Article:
2. Consider midwifery. You have some L/D experience. Those folks can pull down some $$$ in the right environment. It's great work and the rural demand + $$$ makes it a good fit for what you have described as your frustrations. It is also an honest nursing role.

    3. Drop it all. Think hard. Do the right thing. Go to med school.
    Yes it's long. Yes it's hard. But, American medical education is structured to give you what you need. It will require huge loans, but it can still pay, if you choose wisely. Rural? FP? Osteopathic/Neuromuscular medicine in the primary care arena is in demand and will continue to grow with potential for cash reimbursement.

    You have been lured into a career of false promises with a short cut to independent practice as the carrot. Your current financial and lifestyle reality is the stick. It's a very resilient stick that will come again, and again, and again....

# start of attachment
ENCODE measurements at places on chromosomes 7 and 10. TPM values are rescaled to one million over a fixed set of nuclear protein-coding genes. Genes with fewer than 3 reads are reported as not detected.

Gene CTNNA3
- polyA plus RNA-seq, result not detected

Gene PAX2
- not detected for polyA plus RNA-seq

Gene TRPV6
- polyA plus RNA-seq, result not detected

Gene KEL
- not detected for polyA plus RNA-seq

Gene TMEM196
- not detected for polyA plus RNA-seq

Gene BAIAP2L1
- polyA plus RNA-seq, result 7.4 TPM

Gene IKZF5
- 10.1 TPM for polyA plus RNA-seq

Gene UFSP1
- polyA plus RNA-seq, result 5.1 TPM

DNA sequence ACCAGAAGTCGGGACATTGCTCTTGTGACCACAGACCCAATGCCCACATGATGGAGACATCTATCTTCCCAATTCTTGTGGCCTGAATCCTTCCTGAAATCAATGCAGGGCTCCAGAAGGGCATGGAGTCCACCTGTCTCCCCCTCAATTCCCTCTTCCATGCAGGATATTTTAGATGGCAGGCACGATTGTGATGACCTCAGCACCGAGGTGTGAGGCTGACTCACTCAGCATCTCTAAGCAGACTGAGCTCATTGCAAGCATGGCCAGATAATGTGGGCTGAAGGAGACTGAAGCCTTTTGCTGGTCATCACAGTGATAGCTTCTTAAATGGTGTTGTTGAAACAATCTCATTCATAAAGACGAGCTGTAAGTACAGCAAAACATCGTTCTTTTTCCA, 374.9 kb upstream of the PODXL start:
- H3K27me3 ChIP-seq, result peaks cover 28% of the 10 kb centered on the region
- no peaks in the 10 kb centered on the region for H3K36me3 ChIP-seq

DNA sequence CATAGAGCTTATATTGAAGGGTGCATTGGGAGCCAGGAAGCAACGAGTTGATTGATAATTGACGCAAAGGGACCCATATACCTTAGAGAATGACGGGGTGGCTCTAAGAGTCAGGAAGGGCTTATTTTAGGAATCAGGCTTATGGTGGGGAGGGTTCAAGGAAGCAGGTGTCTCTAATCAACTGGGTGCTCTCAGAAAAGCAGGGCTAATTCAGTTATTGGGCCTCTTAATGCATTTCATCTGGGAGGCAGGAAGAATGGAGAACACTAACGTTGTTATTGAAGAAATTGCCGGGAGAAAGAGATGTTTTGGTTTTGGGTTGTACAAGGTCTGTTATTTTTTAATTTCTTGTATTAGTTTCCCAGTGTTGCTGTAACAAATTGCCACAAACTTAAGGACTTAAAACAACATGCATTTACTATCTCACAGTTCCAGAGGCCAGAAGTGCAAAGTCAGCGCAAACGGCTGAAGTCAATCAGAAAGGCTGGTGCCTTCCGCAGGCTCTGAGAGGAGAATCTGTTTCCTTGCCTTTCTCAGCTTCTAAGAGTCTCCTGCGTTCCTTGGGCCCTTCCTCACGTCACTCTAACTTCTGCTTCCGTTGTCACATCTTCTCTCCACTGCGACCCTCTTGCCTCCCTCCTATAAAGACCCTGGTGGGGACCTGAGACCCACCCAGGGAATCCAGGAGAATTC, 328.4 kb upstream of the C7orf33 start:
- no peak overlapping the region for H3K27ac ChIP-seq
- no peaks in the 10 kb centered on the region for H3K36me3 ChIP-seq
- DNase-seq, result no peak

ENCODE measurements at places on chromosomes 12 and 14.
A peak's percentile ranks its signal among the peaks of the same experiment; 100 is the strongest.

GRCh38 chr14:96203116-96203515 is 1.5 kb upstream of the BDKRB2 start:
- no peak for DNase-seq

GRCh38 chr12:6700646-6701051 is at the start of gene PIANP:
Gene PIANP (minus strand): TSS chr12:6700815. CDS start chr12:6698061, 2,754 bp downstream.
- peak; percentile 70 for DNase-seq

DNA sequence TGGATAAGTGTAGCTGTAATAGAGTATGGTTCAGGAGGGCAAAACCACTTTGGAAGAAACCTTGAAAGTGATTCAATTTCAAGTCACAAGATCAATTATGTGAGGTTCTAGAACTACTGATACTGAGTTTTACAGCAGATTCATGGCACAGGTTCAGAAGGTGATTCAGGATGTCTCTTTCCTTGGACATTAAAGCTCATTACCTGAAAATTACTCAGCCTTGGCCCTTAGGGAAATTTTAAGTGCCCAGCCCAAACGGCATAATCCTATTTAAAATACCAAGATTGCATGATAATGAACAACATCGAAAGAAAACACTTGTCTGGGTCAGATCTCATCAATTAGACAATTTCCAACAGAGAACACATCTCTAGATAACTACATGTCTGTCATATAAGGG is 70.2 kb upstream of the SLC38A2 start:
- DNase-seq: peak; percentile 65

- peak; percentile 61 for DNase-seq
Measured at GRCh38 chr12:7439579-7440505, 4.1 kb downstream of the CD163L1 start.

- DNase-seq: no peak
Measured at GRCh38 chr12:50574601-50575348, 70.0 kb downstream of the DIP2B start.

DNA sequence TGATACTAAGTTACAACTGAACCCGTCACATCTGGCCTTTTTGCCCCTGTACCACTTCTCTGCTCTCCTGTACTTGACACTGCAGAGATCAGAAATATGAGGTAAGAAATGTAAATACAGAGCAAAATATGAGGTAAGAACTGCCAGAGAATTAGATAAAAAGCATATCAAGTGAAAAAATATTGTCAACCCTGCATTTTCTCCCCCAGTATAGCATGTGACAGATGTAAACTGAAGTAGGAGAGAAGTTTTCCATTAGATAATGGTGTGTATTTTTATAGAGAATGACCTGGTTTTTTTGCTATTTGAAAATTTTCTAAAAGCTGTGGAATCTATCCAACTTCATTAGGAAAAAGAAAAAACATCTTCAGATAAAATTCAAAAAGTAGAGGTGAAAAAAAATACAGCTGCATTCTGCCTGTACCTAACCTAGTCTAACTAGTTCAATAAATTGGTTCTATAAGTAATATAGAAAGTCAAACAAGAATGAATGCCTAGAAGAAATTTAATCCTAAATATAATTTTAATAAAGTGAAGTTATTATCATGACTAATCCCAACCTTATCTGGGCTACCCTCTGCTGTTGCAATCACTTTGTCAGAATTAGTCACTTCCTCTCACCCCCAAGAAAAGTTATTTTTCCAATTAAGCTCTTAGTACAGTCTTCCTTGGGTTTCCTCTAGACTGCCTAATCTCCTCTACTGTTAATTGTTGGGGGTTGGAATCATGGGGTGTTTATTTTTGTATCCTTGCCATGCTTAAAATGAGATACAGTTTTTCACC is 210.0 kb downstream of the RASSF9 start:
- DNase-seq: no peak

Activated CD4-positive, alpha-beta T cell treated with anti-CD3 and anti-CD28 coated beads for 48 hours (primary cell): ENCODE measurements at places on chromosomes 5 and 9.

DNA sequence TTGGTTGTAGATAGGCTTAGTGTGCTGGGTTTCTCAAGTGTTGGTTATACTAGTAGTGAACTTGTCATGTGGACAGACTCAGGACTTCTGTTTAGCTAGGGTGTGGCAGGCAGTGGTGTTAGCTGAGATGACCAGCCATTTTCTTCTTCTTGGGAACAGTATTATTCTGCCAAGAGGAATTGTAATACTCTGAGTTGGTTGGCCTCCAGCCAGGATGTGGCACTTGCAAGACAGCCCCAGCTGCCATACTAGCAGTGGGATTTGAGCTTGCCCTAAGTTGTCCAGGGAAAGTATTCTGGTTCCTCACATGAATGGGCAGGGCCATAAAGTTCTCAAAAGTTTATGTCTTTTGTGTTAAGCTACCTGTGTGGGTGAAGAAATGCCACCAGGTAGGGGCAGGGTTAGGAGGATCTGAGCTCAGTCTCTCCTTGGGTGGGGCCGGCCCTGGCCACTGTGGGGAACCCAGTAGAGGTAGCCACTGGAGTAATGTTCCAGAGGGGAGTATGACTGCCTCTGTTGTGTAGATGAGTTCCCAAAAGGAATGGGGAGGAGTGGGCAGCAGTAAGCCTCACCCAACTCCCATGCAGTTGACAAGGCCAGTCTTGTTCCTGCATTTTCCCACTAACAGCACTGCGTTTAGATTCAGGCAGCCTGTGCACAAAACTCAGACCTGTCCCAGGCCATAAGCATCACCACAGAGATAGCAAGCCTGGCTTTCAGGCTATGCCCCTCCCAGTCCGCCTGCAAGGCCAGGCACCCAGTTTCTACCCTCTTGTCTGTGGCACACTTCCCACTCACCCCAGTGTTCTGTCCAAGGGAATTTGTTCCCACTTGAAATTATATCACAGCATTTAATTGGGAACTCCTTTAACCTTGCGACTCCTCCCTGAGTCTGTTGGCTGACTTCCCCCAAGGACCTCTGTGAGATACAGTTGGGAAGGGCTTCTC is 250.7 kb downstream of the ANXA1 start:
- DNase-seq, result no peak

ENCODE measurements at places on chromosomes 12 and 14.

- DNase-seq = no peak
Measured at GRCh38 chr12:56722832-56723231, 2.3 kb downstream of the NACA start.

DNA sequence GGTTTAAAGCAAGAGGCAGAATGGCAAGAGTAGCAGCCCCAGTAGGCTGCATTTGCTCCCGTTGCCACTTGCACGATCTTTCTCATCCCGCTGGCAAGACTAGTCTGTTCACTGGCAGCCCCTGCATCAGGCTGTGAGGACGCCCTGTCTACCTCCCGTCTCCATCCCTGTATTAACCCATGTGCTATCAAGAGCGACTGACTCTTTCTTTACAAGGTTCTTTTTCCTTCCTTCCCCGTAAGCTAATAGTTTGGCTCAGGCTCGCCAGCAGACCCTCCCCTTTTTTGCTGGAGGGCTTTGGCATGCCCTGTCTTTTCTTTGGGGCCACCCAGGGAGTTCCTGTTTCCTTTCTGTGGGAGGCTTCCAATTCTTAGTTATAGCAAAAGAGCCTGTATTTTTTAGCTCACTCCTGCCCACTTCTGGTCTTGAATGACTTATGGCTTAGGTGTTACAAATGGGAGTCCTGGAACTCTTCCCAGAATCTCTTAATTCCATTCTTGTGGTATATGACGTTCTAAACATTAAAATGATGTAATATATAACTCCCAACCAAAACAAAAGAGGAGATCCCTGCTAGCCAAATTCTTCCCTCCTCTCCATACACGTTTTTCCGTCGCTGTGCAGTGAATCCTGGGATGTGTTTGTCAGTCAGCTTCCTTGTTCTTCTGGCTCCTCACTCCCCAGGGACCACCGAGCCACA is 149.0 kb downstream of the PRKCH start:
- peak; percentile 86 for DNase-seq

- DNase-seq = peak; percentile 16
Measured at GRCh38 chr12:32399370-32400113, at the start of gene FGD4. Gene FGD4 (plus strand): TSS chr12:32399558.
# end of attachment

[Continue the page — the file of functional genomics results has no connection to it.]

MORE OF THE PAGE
As a fellow nurse/doc-to-be, I encourage you to bail.
  5. by   zenman
    Quote from fuegorama
    As a fellow nurse/doc-to-be, I encourage you to bail.
    Guess you haven't talked to all the docs who would also love to bail, LOL!
  6. by   gauge14iv
    Pay for NP's is well above 30.00 an hour around Dallas and most of them don't work in urgent care clinics.

    I will admit though that working and grad school is TOUGH, although there are plenty of people who do it. A number of my classmates did it but I chose to quit working my last year in school. Grad programs are about double the work per credit hour in terms of studying and class prep.

    It WILL be worth it because it will be what you make of it.